Surveying the Crime Scene: Proposed Rules Aim to Make Campus Crime Statistics More Consumer-Friendly
K, Michele N., Black Issues in Higher Education
Surveying the Crime Scene: Proposed rules aim to make campus crime statistics more consumer-friendly
WASHINGTON -- Colleges and universities around the country will have to provide more information about crime on their campuses if new proposals by the U.S. Department of Education are accepted this fall.
The new rules are based on last year's revisions to the Jeanne Clery Campus Crime Statistics Act. Under the new laws, several major changes have been made to the reporting requirements by campuses.
Campus safety and journalism groups had lobbied for changes in the law, saying the current rules led to inconsistency in campus crime reports that confused prospective students and parents trying to compare the safety records of different campuses.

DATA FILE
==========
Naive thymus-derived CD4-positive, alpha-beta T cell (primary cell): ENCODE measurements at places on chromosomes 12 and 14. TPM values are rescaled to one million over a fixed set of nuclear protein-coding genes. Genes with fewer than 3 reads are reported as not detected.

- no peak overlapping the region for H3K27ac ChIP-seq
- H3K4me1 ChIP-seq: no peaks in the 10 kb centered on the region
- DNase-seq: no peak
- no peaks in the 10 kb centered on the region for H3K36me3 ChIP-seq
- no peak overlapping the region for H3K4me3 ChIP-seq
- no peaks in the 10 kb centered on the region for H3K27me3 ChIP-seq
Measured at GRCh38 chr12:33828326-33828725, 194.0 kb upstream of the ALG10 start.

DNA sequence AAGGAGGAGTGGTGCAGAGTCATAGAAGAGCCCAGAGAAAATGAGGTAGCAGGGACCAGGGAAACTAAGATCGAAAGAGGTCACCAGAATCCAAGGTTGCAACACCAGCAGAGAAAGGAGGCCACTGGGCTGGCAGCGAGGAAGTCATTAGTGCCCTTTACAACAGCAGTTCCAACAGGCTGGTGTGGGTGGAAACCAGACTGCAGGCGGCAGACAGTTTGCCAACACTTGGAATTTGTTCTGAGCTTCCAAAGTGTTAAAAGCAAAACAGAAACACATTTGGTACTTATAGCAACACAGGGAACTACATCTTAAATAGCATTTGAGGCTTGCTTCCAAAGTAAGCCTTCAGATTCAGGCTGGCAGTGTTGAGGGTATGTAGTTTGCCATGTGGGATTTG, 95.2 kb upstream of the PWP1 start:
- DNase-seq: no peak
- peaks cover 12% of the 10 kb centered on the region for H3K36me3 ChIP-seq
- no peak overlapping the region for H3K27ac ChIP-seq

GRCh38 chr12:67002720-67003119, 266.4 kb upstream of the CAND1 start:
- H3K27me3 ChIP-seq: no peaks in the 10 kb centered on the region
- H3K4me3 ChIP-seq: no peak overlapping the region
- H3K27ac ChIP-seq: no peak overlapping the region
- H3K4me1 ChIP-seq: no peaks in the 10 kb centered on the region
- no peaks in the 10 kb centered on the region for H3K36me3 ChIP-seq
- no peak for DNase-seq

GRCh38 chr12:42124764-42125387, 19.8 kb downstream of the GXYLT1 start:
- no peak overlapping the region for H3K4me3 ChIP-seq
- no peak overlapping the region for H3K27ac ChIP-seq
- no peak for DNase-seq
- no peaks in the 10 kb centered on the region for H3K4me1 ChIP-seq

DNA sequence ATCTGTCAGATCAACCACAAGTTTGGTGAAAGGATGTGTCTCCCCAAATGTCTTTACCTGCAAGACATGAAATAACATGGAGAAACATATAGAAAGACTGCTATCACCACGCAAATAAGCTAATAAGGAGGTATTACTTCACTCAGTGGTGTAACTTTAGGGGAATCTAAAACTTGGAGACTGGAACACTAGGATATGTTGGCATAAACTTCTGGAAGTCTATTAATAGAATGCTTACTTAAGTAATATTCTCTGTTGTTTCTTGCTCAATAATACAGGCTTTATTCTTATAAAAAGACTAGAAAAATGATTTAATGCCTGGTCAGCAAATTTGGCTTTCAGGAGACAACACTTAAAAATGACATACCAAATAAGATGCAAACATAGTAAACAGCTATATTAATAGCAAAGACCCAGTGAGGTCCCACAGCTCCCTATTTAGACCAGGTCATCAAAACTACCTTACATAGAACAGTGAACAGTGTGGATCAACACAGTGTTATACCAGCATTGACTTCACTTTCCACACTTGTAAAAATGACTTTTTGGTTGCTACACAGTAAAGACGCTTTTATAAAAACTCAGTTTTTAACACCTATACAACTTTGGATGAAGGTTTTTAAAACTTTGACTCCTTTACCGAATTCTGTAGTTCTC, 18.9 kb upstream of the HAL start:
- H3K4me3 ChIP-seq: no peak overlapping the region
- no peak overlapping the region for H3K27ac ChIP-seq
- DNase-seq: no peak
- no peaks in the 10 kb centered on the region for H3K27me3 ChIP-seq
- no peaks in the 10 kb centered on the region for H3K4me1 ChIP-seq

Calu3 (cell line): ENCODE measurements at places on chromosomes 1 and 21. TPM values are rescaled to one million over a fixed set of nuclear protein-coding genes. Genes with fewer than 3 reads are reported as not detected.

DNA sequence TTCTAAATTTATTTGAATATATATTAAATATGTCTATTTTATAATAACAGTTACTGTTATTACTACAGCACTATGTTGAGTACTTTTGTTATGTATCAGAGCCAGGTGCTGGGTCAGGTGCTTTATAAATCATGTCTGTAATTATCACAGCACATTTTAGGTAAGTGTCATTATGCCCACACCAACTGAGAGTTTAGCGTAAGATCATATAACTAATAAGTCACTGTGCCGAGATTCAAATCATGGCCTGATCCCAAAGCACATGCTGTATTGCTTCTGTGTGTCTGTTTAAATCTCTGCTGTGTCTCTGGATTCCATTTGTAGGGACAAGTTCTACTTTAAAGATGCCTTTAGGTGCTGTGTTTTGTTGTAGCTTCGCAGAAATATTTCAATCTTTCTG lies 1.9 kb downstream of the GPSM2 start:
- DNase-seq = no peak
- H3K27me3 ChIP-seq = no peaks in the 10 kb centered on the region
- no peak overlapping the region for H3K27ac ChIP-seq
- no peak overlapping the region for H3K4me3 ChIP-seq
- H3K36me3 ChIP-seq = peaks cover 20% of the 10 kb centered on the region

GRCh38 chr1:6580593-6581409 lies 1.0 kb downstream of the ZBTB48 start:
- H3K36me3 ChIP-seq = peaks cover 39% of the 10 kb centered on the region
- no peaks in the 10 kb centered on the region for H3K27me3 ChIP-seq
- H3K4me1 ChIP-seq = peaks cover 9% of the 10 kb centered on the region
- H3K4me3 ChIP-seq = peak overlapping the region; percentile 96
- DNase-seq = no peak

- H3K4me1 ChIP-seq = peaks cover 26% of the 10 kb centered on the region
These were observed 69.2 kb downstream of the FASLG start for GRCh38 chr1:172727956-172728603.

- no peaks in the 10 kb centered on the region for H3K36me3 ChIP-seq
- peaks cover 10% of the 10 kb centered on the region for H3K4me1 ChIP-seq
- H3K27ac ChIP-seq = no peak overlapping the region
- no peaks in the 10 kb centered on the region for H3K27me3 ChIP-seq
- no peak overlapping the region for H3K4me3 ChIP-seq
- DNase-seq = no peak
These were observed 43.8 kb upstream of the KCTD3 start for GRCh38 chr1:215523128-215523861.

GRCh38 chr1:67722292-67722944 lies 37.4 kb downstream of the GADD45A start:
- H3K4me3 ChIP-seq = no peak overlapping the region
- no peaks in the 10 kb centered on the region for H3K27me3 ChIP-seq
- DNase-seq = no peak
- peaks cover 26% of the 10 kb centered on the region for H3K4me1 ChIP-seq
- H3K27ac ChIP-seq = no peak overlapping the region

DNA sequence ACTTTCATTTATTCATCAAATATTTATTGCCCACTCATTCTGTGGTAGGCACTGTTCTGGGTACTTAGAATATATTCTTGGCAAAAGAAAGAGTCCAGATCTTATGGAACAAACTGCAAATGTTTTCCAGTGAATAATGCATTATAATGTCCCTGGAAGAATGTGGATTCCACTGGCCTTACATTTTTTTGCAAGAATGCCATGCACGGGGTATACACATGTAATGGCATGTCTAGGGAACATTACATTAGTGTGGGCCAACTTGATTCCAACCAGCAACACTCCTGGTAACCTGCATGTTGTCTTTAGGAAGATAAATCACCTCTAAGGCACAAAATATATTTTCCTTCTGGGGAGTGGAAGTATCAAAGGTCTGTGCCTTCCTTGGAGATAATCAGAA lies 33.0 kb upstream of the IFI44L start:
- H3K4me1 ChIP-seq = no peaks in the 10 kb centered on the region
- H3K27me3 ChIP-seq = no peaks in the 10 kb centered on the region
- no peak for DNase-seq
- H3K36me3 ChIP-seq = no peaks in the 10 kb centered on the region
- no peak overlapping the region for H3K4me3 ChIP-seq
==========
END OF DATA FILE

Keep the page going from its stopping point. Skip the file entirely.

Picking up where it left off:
"This will go a long way in making sure statistics are uniform and accurate," says Daniel Carter, vice president of Security on Campus, a watchdog group in Pennsylvania. Under the current system, he says, "one school that reports less extensive crime categories than another may actually look more safe, even though there are just different categories."
The Campus Security Act of 1990 required colleges to make a crime report generally available on the campus and to provide it upon request to prospective students and employees. The report also is supposed to detail a college's crime-prevention policies and procedures.
Colleges also would have to report alcohol-, drug-, and weapons-related violations handled in closed-door judiciary hearings. Previously, colleges only had to report such incidents if an arrest was made. Public safety officials also would be required to inform students about where crimes actually occurred, including off-campus areas like streets, sidewalks, and parking areas not actually owned by universities. …